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Tracking COVID-19 at UCLANative American Heritage Month 2021

UCLA’s grading portals miss mark on tracking progress when students need it most

UCLA is online-only, and students need easy access to updated grades now more than ever. Unfortunately, CCLE and MyUCLA lack the efficiency to provide succinct grading information in one place. (Daily Bruin file photo)

By Sophia Kloster

May 8, 2020 5:34 p.m.

For students around the globe, the past month has been riddled with adjustments to online learning.

But for many UCLA students, challenges with the university’s portals – Common Collaboration and Learning Environment and MyUCLA – are nothing new.

CCLE allows students to access their course syllabuses, assignments, grades and other resources. MyUCLA, alternatively, is a website utilized for many student services, most notably enrollment and grading updates. Information is shared between both platforms to translate academic feedback from CCLE to MyUCLA.

If only that information was shared efficiently.

Currently, students don’t have a solid understanding of their letter grade until it’s carried over from CCLE to MyUCLA – which often does not happen until the last couple weeks of the quarter. Beyond that, professors and departments upload grades inconsistently between the websites, making it difficult for students to know where to look.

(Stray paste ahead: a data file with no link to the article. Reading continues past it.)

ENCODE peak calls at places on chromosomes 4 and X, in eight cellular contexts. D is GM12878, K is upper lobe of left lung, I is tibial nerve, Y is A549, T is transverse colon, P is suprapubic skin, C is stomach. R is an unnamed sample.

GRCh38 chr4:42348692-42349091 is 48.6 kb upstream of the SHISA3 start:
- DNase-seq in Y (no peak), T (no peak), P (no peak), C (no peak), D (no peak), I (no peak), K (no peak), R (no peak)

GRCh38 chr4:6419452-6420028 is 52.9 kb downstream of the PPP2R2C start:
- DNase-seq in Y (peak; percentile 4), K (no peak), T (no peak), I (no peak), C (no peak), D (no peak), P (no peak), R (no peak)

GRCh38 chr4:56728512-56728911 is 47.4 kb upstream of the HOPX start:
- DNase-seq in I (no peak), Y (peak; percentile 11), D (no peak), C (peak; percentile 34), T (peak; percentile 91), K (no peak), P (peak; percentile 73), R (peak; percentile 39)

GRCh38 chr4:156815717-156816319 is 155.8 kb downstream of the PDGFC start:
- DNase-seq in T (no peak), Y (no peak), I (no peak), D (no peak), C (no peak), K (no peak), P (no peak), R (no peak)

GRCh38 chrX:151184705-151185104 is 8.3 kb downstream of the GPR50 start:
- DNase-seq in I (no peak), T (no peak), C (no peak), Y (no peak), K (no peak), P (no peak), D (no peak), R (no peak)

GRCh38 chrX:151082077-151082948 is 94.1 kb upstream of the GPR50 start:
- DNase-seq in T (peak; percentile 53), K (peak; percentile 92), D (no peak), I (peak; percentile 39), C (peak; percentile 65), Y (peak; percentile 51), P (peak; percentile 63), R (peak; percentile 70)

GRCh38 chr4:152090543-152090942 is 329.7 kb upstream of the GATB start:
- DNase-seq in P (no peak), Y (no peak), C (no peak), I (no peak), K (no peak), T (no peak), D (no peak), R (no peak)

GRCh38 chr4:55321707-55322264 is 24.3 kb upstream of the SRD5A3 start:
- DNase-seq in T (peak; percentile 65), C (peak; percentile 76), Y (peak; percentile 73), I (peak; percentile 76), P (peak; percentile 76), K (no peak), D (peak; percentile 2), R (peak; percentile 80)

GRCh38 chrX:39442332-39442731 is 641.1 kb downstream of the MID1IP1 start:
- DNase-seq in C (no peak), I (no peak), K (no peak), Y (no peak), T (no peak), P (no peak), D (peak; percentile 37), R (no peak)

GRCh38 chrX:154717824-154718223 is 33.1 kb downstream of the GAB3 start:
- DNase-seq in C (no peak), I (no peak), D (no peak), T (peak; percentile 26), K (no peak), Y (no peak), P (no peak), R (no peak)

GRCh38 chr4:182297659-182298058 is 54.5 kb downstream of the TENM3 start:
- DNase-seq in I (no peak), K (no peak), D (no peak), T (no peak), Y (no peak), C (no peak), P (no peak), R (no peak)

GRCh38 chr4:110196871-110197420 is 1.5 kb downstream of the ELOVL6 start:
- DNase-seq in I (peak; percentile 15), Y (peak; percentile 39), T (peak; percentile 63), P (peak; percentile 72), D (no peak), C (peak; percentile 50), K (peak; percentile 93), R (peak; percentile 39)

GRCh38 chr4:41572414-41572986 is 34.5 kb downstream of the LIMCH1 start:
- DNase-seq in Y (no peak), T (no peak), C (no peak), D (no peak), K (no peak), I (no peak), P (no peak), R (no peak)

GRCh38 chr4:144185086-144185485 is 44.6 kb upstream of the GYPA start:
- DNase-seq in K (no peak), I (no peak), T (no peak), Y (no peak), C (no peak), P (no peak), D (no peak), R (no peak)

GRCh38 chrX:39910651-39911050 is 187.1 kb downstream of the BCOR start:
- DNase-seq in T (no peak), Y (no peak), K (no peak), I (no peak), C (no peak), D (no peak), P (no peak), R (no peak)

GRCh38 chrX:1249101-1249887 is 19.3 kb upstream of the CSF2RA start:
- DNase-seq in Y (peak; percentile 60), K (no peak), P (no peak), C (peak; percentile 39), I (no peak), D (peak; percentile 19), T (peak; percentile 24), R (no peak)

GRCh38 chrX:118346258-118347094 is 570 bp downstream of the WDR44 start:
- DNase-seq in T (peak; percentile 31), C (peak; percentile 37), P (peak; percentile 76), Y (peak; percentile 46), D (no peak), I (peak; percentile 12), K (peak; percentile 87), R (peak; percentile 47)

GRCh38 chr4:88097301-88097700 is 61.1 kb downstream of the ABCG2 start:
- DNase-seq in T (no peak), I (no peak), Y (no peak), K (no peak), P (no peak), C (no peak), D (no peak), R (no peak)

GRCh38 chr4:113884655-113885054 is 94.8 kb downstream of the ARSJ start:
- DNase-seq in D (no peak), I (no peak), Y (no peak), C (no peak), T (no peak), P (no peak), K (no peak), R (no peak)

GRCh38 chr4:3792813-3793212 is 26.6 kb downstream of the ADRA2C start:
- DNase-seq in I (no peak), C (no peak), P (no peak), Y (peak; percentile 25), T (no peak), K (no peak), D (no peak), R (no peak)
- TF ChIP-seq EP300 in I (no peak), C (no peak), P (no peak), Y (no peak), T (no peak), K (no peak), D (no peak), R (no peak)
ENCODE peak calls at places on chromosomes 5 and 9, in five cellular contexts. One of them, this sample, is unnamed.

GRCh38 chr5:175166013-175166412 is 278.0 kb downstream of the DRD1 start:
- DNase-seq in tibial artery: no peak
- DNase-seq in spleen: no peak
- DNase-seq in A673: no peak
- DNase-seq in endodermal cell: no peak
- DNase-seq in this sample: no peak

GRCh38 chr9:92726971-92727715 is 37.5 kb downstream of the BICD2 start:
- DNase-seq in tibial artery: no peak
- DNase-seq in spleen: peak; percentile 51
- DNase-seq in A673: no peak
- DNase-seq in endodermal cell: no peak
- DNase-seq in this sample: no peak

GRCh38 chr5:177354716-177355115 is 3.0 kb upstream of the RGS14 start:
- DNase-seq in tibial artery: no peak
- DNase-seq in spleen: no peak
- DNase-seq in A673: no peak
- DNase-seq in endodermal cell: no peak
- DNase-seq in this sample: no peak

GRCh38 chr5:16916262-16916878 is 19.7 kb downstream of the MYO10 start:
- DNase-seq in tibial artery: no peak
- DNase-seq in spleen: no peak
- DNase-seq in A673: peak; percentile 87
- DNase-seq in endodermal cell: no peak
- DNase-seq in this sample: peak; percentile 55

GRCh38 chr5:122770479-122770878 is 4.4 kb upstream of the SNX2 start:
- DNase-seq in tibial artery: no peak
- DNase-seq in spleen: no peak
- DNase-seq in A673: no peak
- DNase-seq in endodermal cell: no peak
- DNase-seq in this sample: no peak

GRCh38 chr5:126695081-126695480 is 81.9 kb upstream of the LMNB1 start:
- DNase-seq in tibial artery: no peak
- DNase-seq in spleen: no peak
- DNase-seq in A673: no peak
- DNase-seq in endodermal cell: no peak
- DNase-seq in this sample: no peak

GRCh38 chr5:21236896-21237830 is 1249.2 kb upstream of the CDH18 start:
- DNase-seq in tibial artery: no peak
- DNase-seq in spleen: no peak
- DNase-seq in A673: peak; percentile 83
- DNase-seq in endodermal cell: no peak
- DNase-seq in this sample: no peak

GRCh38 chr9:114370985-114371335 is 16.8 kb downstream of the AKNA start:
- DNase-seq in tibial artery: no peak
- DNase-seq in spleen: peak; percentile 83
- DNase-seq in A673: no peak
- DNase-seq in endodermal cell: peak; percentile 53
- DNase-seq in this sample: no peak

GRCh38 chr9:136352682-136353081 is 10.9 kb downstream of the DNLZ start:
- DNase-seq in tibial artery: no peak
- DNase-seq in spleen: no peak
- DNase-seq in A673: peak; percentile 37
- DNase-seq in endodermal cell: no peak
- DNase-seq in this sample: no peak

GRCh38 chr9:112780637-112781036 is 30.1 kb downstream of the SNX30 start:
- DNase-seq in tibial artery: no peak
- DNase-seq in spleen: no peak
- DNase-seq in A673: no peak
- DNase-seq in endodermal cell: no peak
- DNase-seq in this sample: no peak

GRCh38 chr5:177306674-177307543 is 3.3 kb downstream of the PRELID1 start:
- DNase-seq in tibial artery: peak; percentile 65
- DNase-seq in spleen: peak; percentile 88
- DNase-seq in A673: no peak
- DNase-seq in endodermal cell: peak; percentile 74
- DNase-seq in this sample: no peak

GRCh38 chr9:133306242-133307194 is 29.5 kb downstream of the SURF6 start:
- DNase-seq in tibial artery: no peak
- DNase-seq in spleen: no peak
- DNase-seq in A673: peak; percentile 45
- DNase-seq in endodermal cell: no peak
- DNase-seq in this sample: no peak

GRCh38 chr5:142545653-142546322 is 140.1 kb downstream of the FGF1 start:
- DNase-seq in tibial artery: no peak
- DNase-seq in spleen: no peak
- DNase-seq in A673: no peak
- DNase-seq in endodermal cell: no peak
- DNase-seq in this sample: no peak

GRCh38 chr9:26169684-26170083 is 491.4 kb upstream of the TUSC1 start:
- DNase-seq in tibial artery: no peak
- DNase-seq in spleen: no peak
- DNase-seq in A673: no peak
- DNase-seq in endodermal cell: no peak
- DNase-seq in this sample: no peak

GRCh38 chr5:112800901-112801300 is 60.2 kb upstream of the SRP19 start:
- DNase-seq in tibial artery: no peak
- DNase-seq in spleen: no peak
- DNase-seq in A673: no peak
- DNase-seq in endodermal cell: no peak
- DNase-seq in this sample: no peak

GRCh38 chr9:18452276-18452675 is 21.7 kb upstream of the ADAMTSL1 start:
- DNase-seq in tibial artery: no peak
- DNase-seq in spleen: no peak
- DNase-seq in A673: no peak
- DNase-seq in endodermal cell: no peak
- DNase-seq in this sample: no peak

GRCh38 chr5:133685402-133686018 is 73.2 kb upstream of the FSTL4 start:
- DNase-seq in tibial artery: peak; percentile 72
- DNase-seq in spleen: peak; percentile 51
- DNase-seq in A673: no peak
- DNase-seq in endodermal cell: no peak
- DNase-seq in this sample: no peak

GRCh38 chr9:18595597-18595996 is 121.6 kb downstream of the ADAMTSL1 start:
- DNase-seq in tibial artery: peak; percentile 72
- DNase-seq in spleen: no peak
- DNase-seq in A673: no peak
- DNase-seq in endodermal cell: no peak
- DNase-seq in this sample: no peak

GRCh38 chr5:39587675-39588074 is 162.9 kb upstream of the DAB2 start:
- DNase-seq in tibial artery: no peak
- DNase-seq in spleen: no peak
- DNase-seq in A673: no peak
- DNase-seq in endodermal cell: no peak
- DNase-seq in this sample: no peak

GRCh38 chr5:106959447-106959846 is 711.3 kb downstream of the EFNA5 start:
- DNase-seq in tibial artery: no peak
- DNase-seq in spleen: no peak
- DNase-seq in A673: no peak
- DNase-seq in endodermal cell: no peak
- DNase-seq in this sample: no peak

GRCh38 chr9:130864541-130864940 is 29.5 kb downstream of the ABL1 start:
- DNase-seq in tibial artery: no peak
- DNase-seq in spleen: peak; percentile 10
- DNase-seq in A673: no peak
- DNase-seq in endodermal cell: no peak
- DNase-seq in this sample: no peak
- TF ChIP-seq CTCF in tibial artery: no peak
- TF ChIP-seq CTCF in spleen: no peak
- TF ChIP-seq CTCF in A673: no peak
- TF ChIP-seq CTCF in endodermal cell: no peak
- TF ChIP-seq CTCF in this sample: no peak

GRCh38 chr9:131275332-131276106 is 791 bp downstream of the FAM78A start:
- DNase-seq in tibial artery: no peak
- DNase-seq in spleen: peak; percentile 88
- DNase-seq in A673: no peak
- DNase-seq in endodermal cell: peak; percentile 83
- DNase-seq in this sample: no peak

In a time when online resources are all students have, UCLA must strengthen the link between the two portals so that students are more aware of their grades before it is too late to change them. With no in-person office hours or feedback, students need consistent access to updated grades to succeed academically. This is especially important when students have the option to choose Pass/No Pass grading anytime before finals week, considering that missing grades could prevent them from making the decision to change their grade type. Unless UCLA can ensure better accessibility of grades, the university needs to implement a new system across the board.